From toe to heel, the shoe feels fairly soft, helping it conform to delicate smears, but across the toe, it is quite stiff, which allows for more power when edging and more stability in cracks. This lateral stiffness also gives good support when wearing the shoes for a long time. The uppers feel pretty soft, which makes the shoe even more comfortable. I had my concerns about the durability of this synthetic material, but aside from a bit of fuzziness, the shoes are still in great shape after probably 5000+ vertical feet of climbing, much of that on abrasive cracks in Squamish and the Bugs.

For bouldering and extremely steep climbing, the Masai is a bit on the stiff side, but the toe box does have a slight bevel giving it the little “power pocket” that is usually only available in severely downturned (read: painful) shoes. This power pocket allows the shoe to still be able to grab incut holds on steeper rock.

I really did try to be a skeptic with these shoes. I would climb a pitch in the Masai then try the pitch again later with one of my old standby shoes. Performance wise, if there was ever a difference, it was the Masai that felt more solid. What I really couldn’t get over was how much less my feet hurt at the end of the pitch. With my other shoes, I was pulling them off as I lowered down, but wearing the Masai, I came down, de-racked, sipped some water, and happily slipped them off.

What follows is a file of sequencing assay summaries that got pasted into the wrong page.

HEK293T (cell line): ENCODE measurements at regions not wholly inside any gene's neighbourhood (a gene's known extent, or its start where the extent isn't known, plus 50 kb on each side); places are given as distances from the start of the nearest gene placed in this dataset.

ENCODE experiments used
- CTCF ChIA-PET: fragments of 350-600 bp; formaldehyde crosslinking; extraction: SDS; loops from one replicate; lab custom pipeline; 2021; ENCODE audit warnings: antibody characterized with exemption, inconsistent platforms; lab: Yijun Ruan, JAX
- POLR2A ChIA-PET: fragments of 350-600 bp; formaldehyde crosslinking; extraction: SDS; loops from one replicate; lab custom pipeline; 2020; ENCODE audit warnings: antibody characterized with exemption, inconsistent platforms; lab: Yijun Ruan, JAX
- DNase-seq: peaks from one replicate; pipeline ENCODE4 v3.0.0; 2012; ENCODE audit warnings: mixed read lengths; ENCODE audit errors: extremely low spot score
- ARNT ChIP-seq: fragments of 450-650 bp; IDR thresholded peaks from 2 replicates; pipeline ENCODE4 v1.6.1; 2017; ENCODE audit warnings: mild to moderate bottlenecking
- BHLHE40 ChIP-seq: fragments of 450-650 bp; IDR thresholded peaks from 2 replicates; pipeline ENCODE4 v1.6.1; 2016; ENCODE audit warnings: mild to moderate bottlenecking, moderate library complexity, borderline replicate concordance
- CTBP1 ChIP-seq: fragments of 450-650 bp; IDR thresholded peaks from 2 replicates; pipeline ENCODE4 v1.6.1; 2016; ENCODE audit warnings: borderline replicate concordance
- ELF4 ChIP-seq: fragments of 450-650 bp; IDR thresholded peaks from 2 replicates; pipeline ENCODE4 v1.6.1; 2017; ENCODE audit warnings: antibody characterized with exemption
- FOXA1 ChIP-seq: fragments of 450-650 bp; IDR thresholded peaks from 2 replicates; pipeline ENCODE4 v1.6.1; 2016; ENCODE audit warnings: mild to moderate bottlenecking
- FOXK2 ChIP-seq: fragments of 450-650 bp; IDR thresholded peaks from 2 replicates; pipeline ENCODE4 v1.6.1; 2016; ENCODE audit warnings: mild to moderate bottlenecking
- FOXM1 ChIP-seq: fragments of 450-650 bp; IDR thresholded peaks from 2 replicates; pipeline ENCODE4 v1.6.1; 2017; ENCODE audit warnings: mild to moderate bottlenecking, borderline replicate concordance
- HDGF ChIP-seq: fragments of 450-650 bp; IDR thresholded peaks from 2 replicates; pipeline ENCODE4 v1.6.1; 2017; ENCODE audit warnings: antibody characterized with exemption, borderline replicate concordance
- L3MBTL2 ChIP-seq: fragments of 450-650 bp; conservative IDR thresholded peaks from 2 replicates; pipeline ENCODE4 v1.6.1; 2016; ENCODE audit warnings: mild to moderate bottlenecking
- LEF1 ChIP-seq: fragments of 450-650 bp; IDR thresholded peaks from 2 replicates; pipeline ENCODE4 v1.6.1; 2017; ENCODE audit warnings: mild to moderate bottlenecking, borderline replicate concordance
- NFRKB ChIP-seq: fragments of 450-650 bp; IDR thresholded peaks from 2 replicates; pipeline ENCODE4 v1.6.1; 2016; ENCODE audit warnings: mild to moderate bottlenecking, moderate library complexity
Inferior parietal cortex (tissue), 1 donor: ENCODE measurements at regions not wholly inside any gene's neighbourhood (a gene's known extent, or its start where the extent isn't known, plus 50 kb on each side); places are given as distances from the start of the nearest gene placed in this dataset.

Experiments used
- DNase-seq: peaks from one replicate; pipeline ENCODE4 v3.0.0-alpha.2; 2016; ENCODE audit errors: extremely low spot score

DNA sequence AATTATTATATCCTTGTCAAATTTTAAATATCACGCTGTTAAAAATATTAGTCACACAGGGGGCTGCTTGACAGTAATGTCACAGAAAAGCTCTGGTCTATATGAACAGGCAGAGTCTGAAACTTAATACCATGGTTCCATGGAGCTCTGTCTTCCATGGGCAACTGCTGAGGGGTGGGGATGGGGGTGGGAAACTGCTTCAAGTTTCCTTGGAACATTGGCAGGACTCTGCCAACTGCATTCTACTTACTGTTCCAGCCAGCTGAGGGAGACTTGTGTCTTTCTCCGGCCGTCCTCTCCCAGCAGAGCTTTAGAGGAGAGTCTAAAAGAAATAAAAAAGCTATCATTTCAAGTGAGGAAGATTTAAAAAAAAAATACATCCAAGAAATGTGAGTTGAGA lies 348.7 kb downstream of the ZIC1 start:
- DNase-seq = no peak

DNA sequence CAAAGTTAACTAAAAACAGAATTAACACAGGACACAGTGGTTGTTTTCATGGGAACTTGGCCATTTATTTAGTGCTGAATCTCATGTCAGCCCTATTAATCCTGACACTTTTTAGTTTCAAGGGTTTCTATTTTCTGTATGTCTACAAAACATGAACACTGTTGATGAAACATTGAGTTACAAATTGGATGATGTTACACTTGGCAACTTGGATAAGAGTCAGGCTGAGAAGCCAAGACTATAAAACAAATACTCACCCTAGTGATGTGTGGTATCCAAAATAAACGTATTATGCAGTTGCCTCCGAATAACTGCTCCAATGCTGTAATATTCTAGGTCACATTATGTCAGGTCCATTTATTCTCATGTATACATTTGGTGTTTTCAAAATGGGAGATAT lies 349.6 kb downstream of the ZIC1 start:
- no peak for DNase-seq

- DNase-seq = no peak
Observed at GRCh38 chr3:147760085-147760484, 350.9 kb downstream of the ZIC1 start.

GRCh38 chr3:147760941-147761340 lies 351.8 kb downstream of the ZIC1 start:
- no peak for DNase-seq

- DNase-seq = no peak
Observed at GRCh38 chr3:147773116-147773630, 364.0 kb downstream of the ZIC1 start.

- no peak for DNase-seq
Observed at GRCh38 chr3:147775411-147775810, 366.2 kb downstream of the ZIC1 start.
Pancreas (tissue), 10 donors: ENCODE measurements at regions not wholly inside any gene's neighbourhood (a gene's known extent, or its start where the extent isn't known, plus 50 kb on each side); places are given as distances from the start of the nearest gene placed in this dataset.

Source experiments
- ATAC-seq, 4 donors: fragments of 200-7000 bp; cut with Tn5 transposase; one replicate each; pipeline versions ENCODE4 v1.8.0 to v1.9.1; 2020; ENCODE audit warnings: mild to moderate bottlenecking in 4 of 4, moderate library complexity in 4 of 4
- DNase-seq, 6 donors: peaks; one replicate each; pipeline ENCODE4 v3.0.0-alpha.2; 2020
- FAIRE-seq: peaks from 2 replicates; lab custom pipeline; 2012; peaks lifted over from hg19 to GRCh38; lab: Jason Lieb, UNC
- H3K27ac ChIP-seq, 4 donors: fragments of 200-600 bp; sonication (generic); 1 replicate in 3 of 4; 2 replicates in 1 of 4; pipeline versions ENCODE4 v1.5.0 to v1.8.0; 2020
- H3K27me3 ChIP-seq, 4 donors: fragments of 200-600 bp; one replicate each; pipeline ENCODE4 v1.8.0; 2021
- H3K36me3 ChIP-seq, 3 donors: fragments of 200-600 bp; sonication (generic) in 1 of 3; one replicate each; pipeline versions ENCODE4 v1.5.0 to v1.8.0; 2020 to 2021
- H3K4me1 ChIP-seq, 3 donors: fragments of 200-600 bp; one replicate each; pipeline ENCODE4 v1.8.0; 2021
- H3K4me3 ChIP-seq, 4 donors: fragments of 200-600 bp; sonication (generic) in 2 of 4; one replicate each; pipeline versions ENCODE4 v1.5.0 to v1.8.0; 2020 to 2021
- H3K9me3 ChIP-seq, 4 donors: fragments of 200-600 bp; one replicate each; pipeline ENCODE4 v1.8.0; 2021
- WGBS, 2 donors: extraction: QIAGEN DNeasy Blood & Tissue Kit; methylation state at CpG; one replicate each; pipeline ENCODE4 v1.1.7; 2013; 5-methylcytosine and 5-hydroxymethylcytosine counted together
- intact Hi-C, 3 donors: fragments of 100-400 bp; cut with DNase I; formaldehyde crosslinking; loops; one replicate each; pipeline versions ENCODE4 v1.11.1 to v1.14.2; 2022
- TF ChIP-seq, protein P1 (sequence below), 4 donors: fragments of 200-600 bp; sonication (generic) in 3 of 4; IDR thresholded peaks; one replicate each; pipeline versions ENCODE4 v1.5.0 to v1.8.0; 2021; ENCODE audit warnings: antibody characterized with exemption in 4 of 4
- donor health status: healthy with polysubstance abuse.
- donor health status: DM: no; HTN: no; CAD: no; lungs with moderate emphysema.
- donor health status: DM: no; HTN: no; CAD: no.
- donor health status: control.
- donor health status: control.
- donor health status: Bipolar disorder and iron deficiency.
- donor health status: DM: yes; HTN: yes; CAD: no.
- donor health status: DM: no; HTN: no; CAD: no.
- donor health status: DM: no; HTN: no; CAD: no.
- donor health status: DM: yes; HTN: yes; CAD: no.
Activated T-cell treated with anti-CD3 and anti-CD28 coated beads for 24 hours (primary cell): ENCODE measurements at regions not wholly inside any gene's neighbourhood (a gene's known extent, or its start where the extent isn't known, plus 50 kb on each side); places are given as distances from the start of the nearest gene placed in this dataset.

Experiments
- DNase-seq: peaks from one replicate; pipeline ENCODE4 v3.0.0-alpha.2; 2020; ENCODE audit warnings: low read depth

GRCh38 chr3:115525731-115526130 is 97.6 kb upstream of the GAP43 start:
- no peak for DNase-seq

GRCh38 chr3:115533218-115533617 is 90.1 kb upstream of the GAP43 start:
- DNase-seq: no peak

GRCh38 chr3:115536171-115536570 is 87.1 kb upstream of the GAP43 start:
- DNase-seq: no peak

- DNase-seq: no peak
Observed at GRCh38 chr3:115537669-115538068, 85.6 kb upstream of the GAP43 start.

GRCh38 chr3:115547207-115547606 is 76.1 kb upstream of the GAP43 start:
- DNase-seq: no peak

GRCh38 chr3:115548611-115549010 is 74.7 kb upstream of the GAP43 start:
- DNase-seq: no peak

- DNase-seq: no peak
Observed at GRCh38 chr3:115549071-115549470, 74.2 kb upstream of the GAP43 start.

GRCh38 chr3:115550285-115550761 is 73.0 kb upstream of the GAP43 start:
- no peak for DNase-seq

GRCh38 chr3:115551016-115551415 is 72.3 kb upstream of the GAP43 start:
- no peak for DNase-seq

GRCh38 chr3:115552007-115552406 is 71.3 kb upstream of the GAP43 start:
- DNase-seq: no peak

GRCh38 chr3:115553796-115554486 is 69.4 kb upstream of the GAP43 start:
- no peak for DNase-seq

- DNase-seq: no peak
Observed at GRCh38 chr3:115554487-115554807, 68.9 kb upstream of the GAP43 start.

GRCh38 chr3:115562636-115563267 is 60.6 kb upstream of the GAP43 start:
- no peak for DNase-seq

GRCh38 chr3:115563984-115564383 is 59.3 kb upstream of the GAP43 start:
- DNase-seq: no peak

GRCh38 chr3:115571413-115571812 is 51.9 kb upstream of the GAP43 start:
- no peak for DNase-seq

The short version: If you need a pair of shoes to do it all: edge, smear, jam, hook, whatever and still deliver plenty of power without making your toes scream, the Masai is the shoe for you.

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Gear Review: The Trango Smooth Quickdraw

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The Smooth Quickdraw: ready for your clipping enjoyment

If you asked most of the folks who know me about my fashion sense, they would probably raise an eyebrow and reply, “What fashion sense?”

I’ve never been much for style or image. I wear a lot of bland, earth-toned clothes, many of which I’ve had for many years. I buzz-cut my hair  every few months. I drive a mini-van. Most of my choices for the stuff I buy are based on functionality and quality, not aesthetics. In much of my day-to-day, I’m a pragmatist, and my “style” follows accordingly.